Supreme Court Justice Clarence Thomas with David Koch

U.S. Supreme Court Justice Clarence Thomas (left) is pictured at the Bohemian Grove with billionaire industrialist David Koch (right) and documentary filmmaker Ken Burns (center).

(Photo: ProPublica)

Database Reveals 'Staggering' $6.6 Million in Gifts to Supreme Court Justices

"The Supreme Court's gifts shouldn't be a secret—Congress must pass a binding code of ethics now," said one advocate.

U.S. Supreme Court justices have received millions of dollars in gifts over the past two decades—with far-right Justice Clarence Thomas being the main beneficiary of this largesse, according to a detailed analysis published Thursday.

The advocacy group Fix the Court published a database listing 546 total gifts valued at over $4.7 million given to 18 current and former justices mostly between 2004 and 2023, as identified by the U.S. Federal Trade Commission (FTC). The database also lists "likely" gifts received by the justices and their estimated values, bringing the grand total to 672 gifts valued at nearly $6.6 million.

The database was published a day before the justices are expected to release their financial disclosure reports.

"Supreme Court justices should not be accepting gifts, let alone the hundreds of freebies worth millions of dollars they've received over the years," Fix the Court executive director Gabe Roth said in a statement Thursday.

Thomas led the pack with 193 FTC-identified gifts collectively valued at over $4 million. Of these, he listed only 27 in financial disclosure reports.

According to Fix the Court, Thomas' gifts consisted mainly of free trips to Bohemian Grove—a secretive, men-only retreat in Northern California—and Topridge, the private lakeside resort in upstate New York owned by billionaire Republican megadonor Harlan Crow.

By dollar amount, the late Justice Antonin Scalia came in a distant second with 67 gifts worth over $210,000 combined, while Justice Samuel Alito took 16 gifts valued collectively at just over $170,000. At the low end of the database, Justice Brett Kavanaugh received a single gift worth $100, while former Justice David Souter was also given one gift with a value of $349.

According to the analysis:

The tally includes the amount of principal and interest—$253,686—we believe Tony Welters forgave in 2008 for the luxury RV he gifted to Thomas the decade before. FTC's numbers include the tuition gifts, $144,400 across six years, Thomas received for his grandnephew... It captures the value of Thomas' yacht trips to Russia, the Greek Isles, and Indonesia, as well as some new information on the Thomas flights Tony Novelly paid for and the Scalia and Alito fishing trips Robin Arkley paid for that's included in the congressional record. The value of the gifts Scalia received on his ill-fated trip to Marfa, Texas, in 2016 are also included.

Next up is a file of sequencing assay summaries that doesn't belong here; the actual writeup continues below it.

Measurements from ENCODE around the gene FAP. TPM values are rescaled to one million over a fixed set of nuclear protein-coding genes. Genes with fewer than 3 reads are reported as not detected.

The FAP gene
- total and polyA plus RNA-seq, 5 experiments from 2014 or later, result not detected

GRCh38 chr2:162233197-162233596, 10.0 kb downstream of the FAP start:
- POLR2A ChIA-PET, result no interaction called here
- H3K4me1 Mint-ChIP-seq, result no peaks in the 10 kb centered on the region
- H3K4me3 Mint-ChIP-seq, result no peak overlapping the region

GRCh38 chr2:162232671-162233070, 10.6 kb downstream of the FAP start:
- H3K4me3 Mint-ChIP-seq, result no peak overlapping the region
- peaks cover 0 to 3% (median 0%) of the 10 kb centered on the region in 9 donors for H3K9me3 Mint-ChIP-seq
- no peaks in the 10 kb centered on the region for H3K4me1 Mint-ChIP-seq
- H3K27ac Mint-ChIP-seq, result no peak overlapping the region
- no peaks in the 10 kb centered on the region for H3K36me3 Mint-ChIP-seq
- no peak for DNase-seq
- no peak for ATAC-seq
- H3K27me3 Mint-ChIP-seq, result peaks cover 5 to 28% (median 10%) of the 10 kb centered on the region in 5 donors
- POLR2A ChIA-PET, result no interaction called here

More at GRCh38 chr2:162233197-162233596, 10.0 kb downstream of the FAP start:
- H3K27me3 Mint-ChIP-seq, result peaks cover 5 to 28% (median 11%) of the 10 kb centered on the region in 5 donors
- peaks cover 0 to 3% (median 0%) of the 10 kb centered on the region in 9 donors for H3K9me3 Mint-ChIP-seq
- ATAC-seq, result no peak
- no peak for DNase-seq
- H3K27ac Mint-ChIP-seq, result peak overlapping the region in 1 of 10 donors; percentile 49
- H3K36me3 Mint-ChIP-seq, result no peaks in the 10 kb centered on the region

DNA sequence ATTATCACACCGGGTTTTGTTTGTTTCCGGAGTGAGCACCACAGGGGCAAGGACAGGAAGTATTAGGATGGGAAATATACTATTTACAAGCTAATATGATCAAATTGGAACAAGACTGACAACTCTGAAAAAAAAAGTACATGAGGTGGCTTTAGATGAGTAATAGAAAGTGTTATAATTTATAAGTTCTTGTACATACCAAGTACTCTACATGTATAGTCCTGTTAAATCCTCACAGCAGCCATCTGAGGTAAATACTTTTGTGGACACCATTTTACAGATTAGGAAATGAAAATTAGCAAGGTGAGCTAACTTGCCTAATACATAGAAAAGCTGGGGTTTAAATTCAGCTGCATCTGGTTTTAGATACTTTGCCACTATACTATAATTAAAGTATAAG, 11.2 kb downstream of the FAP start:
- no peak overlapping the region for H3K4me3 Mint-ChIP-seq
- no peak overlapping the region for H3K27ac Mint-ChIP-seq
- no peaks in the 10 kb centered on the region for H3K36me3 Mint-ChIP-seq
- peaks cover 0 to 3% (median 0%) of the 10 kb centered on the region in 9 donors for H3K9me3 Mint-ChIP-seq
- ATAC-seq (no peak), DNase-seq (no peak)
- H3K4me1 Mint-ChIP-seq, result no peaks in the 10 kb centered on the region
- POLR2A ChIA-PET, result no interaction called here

"Public servants who make four times the median local salary, and who can make millions writing books on any topic they like, can afford to pay for their own vacations, vehicles, hunting excursions, and club memberships," said Roth, "to say nothing of the influence the gift-givers are buying with their 'generosity.'"

"The ethics crisis at the court won't begin to abate until justices adopt stricter gift acceptance rules," he added.

Thomas' gifts from billionaire Republican donors—and his refusal to report them—have fueled calls for his recusal from some cases and even resignation.

Following intense public pressure, the Supreme Court last November announced it had formally adopted a code of conduct that was promptly slammed as a "toothless PR stunt" by the watchdog Revolving Door Project and others.

"The ethics crisis at the court won't begin to abate until justices adopt stricter gift acceptance rules."

"Headline after headline about Supreme Court justices accepting lavish vacations and eye-poppingly expensive gifts is bound to erode trust in the court," U.S. Sen. Jeff Merkley (D-Ore.) said on social media Wednesday. "We need to pass the Supreme Court Ethics, Recusal, and Transparency Act and enforce a real code of ethics."

Fix the Court and other groups also support the Supreme Court Ethics and Investigations Act, which was introduced earlier this week by Congressman Dan Goldman (D-N.Y.) and would create a Supreme Court Office of Investigative Counsel tasked with investigating ethical improprieties and reporting them to Congress.

Reacting to the new analysis, the pro-democracy group Stand Up America said, "The Supreme Court's gifts shouldn't be a secret—Congress must pass a binding code of ethics now."

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